WEST OCEAN CITY – A dramatic increase in erosion along the area formerly known as “stinky beach” has prompted the County Commissioners to seek assistance from the federal government.
Buck Mann, managing agent of Harbor Lights Condominium, came before the commissioners Tuesday to brief them on a recent spike in erosion levels along the condominium’s bayside property.
Mann called the current erosion problems a “jeopardy situation” and warned the commissioners that action needed to be taken to combat the issue in the near future.
“It’s a serious situation,” Mann said. “I think if it gets too out of hand we’ll be forever correcting it.”
Stacy Hart, president of J. Stacy Hart and Associates, accompanied Mann as a consultant and explained dangerous erosion had been noticed when two surveys were conducted, the first of which took place last January while the most recent was done only last week.
“With the two surveys, you can really see what’s going on,” stated Hart. “Sands are moving everywhere.”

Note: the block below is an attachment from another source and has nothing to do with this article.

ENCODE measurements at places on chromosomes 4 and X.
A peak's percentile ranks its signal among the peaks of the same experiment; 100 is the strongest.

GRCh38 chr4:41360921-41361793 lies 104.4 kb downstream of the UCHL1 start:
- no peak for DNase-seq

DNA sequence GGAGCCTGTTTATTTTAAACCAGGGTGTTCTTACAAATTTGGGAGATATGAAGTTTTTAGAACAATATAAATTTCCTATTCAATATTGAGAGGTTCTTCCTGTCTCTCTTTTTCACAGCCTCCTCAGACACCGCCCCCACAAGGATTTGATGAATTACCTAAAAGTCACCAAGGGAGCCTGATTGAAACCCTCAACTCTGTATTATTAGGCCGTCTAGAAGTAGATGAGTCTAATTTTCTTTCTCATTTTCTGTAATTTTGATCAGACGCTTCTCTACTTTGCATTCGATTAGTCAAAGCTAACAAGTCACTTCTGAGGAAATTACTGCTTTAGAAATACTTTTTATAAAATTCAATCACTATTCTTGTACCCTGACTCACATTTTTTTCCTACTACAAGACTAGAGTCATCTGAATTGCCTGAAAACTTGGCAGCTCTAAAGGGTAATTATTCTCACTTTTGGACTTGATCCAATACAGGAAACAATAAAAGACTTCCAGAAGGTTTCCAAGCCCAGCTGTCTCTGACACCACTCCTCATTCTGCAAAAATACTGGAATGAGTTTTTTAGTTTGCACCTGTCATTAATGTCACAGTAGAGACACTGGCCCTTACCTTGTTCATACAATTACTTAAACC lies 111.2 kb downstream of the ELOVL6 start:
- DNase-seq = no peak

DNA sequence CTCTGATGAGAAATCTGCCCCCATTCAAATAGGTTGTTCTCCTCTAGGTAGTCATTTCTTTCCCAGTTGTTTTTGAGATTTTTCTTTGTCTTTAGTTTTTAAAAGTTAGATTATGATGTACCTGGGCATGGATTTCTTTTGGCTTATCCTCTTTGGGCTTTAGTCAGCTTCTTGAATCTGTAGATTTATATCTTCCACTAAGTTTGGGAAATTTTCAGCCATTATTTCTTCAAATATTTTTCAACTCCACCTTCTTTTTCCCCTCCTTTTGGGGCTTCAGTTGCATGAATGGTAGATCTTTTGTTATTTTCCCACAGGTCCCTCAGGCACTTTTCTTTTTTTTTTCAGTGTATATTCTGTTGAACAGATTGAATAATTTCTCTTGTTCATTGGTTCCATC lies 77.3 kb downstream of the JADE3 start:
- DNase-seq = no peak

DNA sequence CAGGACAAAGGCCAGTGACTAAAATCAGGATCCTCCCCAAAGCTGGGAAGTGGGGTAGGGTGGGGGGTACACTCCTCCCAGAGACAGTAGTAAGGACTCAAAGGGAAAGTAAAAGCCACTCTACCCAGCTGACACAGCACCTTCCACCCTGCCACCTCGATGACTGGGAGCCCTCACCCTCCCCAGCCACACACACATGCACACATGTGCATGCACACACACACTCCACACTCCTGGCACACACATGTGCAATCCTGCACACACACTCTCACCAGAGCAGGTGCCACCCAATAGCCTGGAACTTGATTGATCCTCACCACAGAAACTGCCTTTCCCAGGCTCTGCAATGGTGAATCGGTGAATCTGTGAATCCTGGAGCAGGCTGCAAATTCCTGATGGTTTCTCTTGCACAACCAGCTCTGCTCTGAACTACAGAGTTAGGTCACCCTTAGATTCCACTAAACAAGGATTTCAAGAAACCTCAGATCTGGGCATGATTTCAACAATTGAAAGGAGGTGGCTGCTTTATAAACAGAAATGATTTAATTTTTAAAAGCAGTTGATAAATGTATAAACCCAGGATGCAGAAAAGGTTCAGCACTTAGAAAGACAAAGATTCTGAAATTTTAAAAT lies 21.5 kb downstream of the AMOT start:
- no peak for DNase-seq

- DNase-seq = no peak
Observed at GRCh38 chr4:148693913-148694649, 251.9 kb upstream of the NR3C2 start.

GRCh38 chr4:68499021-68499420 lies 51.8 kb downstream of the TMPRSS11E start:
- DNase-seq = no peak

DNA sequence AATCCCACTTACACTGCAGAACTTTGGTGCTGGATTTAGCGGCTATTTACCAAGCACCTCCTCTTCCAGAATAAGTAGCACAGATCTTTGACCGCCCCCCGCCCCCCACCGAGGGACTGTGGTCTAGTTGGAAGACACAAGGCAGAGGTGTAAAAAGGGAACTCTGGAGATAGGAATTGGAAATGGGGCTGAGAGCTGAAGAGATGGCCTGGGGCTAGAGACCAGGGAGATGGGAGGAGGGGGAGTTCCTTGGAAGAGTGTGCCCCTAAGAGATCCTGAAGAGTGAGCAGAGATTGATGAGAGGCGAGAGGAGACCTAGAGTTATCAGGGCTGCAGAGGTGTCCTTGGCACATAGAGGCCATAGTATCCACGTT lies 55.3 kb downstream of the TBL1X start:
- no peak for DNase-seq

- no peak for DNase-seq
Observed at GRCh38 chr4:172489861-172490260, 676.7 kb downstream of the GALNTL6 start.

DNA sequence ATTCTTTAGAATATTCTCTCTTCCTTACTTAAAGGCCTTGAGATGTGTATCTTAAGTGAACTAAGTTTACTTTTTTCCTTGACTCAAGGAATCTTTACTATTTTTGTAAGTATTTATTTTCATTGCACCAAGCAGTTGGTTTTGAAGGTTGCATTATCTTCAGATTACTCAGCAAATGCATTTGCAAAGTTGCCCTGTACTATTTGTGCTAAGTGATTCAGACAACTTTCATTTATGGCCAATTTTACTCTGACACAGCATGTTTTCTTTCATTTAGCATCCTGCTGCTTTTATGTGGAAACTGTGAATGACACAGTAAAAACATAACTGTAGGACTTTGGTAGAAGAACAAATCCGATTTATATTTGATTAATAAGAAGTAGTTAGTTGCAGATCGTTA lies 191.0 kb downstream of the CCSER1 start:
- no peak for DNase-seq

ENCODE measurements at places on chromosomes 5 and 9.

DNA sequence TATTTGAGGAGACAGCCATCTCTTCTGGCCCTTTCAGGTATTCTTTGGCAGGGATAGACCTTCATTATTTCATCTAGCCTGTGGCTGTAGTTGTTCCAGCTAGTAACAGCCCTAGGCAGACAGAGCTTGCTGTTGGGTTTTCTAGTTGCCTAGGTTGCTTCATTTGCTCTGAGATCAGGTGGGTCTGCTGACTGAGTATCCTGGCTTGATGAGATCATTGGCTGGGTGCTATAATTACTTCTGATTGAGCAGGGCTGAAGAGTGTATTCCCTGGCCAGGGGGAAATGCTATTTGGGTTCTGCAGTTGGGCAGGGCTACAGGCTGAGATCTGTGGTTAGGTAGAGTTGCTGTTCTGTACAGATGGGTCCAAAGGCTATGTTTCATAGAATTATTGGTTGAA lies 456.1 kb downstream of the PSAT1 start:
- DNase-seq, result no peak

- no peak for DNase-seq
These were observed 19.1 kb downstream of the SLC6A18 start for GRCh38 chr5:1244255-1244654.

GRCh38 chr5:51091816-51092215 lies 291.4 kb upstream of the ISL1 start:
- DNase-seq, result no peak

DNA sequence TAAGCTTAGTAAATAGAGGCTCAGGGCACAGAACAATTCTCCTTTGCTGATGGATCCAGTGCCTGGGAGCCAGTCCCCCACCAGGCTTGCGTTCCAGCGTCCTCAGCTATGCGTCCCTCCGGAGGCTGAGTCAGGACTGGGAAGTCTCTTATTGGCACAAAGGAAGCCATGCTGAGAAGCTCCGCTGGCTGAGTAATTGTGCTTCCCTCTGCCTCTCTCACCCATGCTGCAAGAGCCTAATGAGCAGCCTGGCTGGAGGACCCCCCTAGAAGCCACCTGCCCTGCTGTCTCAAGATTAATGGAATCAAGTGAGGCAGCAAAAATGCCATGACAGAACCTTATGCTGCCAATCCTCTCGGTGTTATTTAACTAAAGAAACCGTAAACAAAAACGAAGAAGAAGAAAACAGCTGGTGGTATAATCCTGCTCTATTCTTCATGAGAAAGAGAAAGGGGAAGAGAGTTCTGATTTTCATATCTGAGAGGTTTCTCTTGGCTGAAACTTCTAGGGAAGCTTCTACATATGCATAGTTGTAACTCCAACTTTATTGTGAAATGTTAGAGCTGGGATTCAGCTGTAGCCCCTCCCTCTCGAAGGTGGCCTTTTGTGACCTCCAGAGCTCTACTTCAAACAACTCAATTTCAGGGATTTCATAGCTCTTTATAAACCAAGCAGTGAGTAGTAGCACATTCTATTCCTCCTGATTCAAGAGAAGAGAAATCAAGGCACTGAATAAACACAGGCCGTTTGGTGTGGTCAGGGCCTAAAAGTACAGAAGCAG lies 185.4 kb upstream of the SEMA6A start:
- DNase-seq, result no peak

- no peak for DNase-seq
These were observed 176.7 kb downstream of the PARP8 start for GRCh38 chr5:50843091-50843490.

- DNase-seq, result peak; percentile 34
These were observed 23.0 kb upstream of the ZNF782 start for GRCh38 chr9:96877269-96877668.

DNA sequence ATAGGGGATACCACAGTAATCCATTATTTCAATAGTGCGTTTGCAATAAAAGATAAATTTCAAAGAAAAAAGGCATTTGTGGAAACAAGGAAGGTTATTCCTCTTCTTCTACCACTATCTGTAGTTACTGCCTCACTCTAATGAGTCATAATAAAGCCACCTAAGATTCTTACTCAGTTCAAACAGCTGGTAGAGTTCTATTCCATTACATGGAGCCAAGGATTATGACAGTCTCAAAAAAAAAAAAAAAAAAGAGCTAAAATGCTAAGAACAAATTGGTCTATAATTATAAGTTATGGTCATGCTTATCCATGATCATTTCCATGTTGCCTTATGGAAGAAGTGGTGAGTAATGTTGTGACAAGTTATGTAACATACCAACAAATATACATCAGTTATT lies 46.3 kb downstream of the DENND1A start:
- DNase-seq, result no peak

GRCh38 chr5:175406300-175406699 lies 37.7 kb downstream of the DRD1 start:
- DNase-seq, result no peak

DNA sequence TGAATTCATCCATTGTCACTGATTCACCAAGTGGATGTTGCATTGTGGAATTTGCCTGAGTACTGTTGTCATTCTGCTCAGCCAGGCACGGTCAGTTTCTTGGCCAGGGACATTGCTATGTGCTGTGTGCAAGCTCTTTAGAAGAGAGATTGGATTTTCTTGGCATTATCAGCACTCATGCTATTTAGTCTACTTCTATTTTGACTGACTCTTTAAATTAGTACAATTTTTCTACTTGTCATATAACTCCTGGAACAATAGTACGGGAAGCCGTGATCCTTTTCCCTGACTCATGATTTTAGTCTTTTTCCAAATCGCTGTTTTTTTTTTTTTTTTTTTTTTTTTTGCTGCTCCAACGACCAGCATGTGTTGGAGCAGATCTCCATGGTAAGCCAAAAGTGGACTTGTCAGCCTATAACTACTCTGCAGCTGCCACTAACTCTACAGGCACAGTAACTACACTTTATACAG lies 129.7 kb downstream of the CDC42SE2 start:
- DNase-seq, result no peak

In a written report, Hart suggested a recent increase in precipitation, combined with powerful storms and low winter temperatures over the last few years may have contributed to the shoreline issues. However, Hart also mentioned the possibility that work performed by the Army Corps of Engineers to shore up Assateague Island may also have played a part in the current situation.
Hart also warned that Harbor Light Properties weren’t the only ones placed in danger by the erosion.
“This is not an isolated issue,” she told the assembly. “It’s a regional problem.”
After reviewing several elevation maps, pictures and a string of data, Commission President Bud Church attempted to frame the complex problem in layman’s terms.
“So the long and short of it is we have a major, major washout?” he asked. “And time is of the essence?”
“Yes,” responded Hart. “Oh yes.”
When asked what the commission could do to help, Mann said, “We’re not looking for a bag full of money to correct the problem.”
Instead, he proposed a letter endorsed by the commissioners that could be sent to Annapolis with the eventual hope that the Army Corps of Engineers could be brought back to the area to address the growing erosion.
The commissioners quickly agreed, asking Hart to help draft a letter with the appropriate information that the commission could then sign off on.